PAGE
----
You will prepare and submit a term paper on Free Trade or Isolationism: How Can Trade Wars Be Avoided in the 21st Century. Your paper should be a minimum of 1250 words in length.

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You will prepare and submit a term paper on Free Trade or Isolationism: How Can Trade Wars Be Avoided in the 21st Century. Your paper should be a minimum of 1250 words in length. Cognizant of the limits of the free trade regime and aware of the risks that it still can pose, this paper will conclude by reflecting on some strategies and corrective measures in order to mitigate these risks and redound to benefits for all – the North and South alike.

Ravenhill (page 347) was correct in the observation that there is nothing new about globalization. He said, “(i)n the sixteenth century, chartered trading companies established foreign production facilities for much the same reasons as firms did centuries later – internalization within the firm was a means of economizing on frequent transactions that inherently had to occur in a particular location, whether in order to access specific raw materials or markets.” However, what is new in this present juncture is the degree to which globalization has managed to permeate every single aspect of our lives. We have reached a stage when it is no longer possible to ask whether or not we should take part in globalization, but rather, what can we do to mitigate its possible risks (if any) and take advantage of its myriad benefits. The level of interconnectedness that the globe has reached this conjecture where simply there is no turning back, where there is no recasting history.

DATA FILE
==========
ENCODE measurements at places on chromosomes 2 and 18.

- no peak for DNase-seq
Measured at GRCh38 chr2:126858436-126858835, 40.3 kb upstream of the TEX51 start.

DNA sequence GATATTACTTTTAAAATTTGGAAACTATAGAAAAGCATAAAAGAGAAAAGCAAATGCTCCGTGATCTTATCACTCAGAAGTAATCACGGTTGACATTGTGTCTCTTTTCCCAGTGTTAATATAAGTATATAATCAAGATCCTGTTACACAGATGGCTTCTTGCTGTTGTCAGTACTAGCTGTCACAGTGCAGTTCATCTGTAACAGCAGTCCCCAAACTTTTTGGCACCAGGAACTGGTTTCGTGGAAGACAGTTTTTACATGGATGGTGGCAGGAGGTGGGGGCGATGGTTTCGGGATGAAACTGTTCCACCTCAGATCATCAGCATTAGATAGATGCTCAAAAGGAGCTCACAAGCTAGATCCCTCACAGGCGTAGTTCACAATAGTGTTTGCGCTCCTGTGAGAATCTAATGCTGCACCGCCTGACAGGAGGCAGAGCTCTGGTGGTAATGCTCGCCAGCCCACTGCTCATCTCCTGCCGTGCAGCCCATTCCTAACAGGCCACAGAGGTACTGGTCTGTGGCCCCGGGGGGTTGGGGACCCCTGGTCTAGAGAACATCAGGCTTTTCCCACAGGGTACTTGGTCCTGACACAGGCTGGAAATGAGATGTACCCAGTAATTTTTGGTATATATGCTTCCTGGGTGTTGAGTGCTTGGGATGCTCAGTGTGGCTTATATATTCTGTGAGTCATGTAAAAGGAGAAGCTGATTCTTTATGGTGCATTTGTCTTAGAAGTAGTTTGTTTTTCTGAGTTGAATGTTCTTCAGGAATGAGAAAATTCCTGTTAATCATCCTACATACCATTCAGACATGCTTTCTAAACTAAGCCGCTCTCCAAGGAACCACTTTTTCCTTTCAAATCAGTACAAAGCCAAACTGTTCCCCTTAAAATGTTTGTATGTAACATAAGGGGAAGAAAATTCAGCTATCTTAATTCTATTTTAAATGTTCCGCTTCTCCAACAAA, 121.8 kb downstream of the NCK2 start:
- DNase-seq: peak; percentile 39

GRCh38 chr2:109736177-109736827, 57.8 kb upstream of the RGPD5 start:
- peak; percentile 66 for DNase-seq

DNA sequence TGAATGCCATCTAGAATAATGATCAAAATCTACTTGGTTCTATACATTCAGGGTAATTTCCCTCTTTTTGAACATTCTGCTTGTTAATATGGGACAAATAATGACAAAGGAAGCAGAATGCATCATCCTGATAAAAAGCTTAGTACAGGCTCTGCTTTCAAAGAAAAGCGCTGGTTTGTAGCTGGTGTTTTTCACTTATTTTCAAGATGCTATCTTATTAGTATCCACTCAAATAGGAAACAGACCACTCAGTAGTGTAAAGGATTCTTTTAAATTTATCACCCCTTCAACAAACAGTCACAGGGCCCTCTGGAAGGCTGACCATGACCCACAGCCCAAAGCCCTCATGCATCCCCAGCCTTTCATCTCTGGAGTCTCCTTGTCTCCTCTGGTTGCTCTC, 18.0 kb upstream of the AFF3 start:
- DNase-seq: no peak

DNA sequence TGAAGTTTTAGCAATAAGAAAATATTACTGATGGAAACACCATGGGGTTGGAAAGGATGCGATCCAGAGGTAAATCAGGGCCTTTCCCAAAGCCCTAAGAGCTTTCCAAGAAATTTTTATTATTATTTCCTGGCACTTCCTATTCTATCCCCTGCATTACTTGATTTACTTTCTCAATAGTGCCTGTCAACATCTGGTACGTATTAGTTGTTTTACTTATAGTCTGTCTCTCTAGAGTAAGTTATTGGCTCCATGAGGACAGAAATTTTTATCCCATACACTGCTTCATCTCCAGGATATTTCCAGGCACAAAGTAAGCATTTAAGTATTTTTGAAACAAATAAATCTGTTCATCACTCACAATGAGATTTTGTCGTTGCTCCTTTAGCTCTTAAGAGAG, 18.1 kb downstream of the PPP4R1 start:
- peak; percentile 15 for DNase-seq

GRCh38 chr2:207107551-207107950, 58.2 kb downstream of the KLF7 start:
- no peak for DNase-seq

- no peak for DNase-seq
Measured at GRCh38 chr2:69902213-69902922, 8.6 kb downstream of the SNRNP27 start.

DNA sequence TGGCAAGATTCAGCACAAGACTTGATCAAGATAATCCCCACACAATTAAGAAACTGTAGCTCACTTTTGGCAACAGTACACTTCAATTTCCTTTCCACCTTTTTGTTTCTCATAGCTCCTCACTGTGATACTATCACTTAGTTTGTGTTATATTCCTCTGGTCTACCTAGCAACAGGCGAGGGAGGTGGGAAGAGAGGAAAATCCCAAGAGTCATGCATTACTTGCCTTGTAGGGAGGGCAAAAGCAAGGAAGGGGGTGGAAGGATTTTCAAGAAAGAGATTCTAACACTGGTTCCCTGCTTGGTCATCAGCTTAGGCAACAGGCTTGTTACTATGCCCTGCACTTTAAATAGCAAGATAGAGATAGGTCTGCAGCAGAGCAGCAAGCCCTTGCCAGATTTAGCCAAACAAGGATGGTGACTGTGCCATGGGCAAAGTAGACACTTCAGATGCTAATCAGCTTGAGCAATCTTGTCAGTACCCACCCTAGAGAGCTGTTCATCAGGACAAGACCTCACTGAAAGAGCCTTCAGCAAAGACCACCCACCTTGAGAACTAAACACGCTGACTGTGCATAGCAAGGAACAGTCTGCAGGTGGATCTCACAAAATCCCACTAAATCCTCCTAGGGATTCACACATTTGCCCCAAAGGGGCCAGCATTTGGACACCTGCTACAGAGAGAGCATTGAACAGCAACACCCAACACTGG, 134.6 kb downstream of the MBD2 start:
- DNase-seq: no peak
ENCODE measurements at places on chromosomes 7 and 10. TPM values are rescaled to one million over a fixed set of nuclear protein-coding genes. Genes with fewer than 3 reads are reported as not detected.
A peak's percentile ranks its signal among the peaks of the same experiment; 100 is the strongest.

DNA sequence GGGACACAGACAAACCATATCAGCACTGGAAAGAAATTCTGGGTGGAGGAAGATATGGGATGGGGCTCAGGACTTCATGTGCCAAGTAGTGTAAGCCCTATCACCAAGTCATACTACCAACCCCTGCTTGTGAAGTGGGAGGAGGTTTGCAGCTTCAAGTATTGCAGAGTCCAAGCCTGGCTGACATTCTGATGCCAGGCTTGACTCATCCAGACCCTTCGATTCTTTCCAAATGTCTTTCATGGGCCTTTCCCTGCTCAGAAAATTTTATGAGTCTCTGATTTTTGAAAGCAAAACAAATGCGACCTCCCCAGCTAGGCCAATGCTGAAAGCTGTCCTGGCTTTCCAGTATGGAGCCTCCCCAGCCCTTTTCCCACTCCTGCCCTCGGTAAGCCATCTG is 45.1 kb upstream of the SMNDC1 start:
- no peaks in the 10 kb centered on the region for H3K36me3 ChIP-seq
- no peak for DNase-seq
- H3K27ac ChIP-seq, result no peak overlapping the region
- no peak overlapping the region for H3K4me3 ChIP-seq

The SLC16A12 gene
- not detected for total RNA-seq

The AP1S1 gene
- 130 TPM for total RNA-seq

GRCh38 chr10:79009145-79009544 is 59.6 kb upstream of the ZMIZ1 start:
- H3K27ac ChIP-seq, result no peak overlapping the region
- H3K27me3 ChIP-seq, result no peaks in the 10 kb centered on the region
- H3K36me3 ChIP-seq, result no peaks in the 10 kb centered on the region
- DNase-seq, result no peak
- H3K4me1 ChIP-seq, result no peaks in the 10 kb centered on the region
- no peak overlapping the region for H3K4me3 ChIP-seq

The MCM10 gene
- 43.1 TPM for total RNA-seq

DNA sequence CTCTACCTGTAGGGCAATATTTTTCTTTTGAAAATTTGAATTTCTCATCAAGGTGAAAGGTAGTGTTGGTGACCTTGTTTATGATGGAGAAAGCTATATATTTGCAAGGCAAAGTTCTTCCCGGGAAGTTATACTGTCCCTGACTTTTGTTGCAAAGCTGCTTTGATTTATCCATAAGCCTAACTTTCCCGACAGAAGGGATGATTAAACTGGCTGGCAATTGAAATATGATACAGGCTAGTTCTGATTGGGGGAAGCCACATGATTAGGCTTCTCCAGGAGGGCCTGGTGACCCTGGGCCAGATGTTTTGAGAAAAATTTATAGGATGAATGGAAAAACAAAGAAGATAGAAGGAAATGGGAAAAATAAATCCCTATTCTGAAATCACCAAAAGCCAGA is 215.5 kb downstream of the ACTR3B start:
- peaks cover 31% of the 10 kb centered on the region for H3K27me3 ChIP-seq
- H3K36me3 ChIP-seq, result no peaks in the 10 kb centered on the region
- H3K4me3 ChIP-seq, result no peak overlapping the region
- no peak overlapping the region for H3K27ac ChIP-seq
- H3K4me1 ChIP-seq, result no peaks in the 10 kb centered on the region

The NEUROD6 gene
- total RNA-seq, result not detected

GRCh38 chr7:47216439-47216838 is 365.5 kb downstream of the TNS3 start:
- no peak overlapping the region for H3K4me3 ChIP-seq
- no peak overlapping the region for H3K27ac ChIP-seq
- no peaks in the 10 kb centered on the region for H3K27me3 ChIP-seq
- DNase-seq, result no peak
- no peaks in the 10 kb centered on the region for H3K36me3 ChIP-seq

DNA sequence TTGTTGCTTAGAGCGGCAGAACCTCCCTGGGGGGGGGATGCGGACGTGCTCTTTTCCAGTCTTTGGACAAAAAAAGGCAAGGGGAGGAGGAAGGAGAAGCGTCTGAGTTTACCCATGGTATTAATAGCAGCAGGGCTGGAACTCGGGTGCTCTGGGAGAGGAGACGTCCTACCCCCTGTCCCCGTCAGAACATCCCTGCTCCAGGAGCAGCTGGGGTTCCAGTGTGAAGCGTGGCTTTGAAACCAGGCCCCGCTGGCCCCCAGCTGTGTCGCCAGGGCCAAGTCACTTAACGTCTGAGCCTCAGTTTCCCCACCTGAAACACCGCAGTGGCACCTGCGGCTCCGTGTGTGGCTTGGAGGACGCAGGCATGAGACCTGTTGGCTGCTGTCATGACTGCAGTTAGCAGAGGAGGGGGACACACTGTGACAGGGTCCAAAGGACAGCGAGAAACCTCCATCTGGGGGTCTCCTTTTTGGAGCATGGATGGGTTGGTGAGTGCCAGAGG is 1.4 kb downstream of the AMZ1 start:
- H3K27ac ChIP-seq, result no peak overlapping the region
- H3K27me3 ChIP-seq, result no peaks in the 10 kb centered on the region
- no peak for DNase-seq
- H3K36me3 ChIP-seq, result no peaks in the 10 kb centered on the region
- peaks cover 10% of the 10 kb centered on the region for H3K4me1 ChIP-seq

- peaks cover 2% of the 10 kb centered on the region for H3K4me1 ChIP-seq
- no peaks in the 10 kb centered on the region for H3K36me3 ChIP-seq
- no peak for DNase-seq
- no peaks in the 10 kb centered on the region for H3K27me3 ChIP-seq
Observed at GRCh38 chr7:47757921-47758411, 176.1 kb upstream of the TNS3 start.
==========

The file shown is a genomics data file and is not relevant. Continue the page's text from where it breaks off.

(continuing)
I argue that this question is of particular relevance to developing countries today, as those who oppose the free trade ideology often invoke the developing world and argue that the developing world the hardest hit by the phenomenon of globalization. The evidence, however, demonstrates otherwise. According to Epping, et. al., (2009) “the farmers and producers in many countries in the developing world were not allowed in the lucrative U.S. market, making them much poorer than they would have been without trade restrictions. (p 45)”&nbsp.&nbsp.

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